Obama, Congress Dispute Renewal of Iran Sanctions Law

Obama Wants Delay in Renewal of Expiring Law

The White House and Congress have spent so much time fighting over the P5+1 nuclear deal with Iran recently, that another issue has almost completely slipped everyone’s minds. The Iran Sanctions Act  is set to expire in late 2016.

That’s set to be the new Obama vs. Congress battle, as while both sides agree the act can be extended and just ignored by the White House, to allow more ease of “snap back” sanctions against Iran in the future, the biggest hawks in Congress are hoping for a big extension, and quick, to show how much they oppose Iran.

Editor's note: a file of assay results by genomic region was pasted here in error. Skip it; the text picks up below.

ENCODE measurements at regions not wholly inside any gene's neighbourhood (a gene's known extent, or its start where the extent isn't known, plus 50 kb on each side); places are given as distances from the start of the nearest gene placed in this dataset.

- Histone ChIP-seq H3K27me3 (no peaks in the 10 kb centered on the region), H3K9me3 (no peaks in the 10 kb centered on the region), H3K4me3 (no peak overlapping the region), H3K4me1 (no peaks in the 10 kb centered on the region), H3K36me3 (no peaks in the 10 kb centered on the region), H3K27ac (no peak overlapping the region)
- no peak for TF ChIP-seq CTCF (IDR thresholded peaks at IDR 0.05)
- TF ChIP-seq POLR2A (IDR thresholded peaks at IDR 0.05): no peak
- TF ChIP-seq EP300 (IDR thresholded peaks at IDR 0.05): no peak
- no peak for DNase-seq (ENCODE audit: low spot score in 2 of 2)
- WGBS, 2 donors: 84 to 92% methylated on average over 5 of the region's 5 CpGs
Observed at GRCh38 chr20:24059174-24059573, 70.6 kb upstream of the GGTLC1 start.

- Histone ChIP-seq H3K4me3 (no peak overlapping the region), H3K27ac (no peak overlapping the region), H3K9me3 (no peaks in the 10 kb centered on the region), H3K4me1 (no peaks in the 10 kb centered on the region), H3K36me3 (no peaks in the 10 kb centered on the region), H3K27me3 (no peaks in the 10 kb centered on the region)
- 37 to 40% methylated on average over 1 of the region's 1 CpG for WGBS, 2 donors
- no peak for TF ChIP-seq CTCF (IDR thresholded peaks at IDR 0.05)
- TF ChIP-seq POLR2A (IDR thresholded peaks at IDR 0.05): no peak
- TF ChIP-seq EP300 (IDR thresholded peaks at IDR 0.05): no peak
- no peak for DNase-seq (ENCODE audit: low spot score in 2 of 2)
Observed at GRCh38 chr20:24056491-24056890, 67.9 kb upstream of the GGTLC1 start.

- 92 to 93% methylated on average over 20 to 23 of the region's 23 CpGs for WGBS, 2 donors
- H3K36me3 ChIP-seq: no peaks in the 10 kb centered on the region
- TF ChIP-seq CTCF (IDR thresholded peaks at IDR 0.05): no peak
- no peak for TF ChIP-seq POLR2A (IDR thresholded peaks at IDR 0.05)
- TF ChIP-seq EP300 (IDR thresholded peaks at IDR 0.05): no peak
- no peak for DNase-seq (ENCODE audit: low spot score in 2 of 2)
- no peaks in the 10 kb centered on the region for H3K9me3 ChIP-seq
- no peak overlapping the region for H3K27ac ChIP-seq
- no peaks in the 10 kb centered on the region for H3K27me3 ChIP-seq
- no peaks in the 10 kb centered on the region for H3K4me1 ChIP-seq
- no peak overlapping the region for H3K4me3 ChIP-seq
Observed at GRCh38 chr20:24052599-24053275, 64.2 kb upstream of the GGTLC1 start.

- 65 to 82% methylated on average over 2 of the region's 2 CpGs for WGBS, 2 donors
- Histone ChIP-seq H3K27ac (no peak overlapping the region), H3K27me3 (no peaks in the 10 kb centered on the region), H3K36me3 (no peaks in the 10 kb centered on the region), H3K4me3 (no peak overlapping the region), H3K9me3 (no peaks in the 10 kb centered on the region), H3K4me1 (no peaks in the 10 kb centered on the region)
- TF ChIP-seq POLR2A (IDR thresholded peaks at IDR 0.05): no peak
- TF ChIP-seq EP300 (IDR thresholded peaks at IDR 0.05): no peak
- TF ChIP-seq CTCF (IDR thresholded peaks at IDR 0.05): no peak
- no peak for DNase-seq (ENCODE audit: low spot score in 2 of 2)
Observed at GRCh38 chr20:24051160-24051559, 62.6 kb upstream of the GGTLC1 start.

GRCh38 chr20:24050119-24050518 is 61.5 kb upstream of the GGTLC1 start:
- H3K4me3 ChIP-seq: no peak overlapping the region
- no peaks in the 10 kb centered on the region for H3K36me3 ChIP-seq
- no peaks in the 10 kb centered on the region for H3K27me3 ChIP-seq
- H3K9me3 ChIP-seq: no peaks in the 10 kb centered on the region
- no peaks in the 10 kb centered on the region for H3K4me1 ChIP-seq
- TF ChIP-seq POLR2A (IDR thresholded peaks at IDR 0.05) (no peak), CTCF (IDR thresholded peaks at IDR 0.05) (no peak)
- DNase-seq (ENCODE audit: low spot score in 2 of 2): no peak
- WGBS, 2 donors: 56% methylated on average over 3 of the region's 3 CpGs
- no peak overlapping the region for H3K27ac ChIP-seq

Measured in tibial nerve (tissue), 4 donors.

The White House is urging caution, believing such a move would risk provocation a reaction from Iran, and an international perception that the US Congress is trying to renege on the nuclear deal, even though that vote isn’t coming until next month.

Though the Republican leadership in Congress is expected to virtually uniformly vote against the nuclear deal, it is not expected to be enough to block it. The votes on the extension of the Sanctions Act are unclear, but there is concern it will have added amendments from hawks aimed at harming the nuclear deal.

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Author: Jason Ditz

Jason Ditz is news editor of Antiwar.com.